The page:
In the perfect world we would write the perfect story, the perfect work of fiction and…boom. Editors would fight over who gets first or second rights. But is that really a perfect world or just our ego rearing its humongous bald head?
For most of my life teachers, parents, etc. told me that wrote well. Praise like that tends to both build your confidence and inflate your ego. In reality I had some kind of gift but in the context of a classroom full of kids who would rather undergo a tonsillectomy than write anything that is not saying much.
Yes, I had a talent. It was not until I begin submitting my work that I realized it was not rare. Why editors didn’t absolutely fawn over my work was a mystery. It would take a minute for me to get it: they see tens of thousands of manuscripts each year, many from folks whose egos were as inflated as mine, and whose talents were even bigger. This was not third-grade general Ed. There was nothing general about this group.
There were plenty of rejection letters. When I finally got the offer letter for my novel I cried. I had made it. But it was all those rejections that taught me more than anything. Let me share a few of the things I’ve learned.
Giving Up is Not an Option
The rapper and hip-hop mogul Jay-Z said: Excellence is performing at a high level consistently. He goes on to say that anyone can have that hot record or be hot for a little while. But a person of excellence is performing at a high level consistently. When rejections keep coming and you keep tweaking, changing, searching for ways to make it better, your energy and processing are at their highest. You’re pushing yourself despite the urge to quit. To consistently override thoughts of disappointment and fear and hurt and push past it and towards something you know is there but do not see is a form of excellence. When I watch marathon runners I wonder at which point their bodies say enough this is where we stop. But their will urges them on. Their resolve is strengthened. And again I imagine, at some point their bodies began to scream, but their will pushes them further and closer; override, override, until they are operating in sheer will. A rejection is just a reminder to keep pushing, you haven’t gotten there. But you will not be at rest.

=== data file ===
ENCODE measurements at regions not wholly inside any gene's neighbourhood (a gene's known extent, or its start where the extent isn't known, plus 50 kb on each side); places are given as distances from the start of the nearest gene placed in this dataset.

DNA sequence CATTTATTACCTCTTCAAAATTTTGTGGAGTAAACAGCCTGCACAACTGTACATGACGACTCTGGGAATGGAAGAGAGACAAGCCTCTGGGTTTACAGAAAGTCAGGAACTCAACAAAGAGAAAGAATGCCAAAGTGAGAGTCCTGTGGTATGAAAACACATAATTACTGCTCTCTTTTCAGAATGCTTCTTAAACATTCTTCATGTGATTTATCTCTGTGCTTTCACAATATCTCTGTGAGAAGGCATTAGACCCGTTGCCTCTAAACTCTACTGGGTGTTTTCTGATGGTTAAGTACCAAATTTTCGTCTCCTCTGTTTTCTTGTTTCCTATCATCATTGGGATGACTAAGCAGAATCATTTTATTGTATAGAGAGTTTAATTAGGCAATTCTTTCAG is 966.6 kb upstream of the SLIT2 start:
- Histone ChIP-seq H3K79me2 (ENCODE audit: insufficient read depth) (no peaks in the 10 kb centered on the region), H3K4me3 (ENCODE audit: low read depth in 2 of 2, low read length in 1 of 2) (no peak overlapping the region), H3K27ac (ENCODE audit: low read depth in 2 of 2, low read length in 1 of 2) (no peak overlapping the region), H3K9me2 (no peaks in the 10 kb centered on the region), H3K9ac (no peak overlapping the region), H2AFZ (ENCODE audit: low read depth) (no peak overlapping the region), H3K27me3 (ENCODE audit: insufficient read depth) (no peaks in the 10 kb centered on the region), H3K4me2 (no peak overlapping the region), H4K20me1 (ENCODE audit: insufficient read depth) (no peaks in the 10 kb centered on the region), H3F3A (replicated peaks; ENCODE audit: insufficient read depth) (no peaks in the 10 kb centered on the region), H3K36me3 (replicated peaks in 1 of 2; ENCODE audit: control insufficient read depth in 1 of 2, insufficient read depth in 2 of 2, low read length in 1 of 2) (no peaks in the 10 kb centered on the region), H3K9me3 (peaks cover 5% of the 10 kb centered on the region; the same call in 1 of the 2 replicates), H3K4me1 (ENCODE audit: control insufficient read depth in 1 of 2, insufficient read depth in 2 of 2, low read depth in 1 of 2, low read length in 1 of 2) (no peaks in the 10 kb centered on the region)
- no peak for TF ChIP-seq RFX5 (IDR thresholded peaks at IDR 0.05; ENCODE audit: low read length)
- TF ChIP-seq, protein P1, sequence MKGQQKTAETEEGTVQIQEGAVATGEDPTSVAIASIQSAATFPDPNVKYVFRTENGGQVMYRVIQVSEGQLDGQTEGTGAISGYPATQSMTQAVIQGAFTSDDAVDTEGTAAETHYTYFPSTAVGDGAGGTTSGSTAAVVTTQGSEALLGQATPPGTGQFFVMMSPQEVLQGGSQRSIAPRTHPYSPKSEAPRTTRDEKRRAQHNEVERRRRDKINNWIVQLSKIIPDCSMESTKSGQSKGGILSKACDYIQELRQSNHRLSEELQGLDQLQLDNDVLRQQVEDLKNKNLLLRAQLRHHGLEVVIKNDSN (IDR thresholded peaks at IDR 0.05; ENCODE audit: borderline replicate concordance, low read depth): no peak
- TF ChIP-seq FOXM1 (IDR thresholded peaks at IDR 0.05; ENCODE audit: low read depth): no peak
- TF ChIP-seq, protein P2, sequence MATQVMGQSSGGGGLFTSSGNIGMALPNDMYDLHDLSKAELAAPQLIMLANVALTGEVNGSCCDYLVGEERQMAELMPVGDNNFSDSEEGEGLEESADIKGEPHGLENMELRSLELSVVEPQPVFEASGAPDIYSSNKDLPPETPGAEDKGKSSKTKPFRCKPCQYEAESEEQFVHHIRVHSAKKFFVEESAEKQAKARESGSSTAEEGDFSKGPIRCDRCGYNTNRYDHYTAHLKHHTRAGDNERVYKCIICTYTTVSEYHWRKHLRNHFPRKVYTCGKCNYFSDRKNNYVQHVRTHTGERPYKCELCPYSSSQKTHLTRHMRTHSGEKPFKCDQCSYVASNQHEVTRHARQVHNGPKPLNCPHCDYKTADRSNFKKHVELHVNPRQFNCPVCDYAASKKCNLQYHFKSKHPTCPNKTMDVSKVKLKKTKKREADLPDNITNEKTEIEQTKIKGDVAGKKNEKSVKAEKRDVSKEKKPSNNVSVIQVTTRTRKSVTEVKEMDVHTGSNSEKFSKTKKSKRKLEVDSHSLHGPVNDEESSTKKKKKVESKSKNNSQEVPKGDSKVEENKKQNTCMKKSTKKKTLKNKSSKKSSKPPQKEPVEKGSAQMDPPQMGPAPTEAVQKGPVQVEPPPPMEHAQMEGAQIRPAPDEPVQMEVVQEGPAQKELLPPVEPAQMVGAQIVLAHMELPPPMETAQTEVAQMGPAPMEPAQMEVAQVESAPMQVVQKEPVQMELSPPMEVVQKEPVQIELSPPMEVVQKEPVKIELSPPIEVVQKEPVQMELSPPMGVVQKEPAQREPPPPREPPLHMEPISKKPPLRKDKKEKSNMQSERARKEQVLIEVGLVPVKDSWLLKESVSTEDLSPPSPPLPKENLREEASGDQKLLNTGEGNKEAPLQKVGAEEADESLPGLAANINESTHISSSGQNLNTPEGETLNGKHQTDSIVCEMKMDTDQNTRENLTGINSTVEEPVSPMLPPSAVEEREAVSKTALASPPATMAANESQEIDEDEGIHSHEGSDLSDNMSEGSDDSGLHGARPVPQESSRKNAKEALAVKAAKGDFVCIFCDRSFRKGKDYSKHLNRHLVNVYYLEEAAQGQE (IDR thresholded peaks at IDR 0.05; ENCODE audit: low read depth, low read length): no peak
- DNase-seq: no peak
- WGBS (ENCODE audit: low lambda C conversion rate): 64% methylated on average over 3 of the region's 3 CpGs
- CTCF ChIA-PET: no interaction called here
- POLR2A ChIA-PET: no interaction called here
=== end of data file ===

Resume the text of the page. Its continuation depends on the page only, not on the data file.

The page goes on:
Reexamines and Check the Ego
Reexamine. I began writing my novel in 2007. Spending that much time with yourself either does one of two things: gives you an inflated sense of connectedness with your own work or causes you to detest it. After a while you began to fall in love with it, sometimes in an unhealthy way. Imagine: your two-year old’s farts are brutal and the family thinks this is disgustingly hilarious; such an awful smell to come out of such a tiny, cute body. What could be funnier? You’re doubled over with laughter. And then he does it in church and the old lady sitting next to you erupts in a fit of gagging and has to be escorted out. Hmmm…not so cute anymore.
When our ‘baby’ is taken out in public others may have a different perspective. This helps us to constantly grow, reexamine our work, take out our little darlings and replace them with moving dialogue or exposition. It helps us to not fall in love with any piece of work, because most of it should be expendable if it is not working towards making our story stronger.
Confirms our status as a professional
People who only hope to one day write or who believe writing is kinda cool don’t have to worry about rejection letters—form or otherwise. Their dreams keep them in a perpetual state of hopefulness. They are the ones who always encourage you. And you really want to slap them sometimes but decide against it. When you have a dog in the fight you get tired and discouraged and sometimes you are sure editors just don’t get it. But this simply means we are working, not sitting or wondering what it feels like to write, but working and getting our hands dirty. We feel defeat and sometimes, have to encourage ourselves hourly. But I’m finding that’s O.K. As long as we are in the running, the chances of us winning are very likely.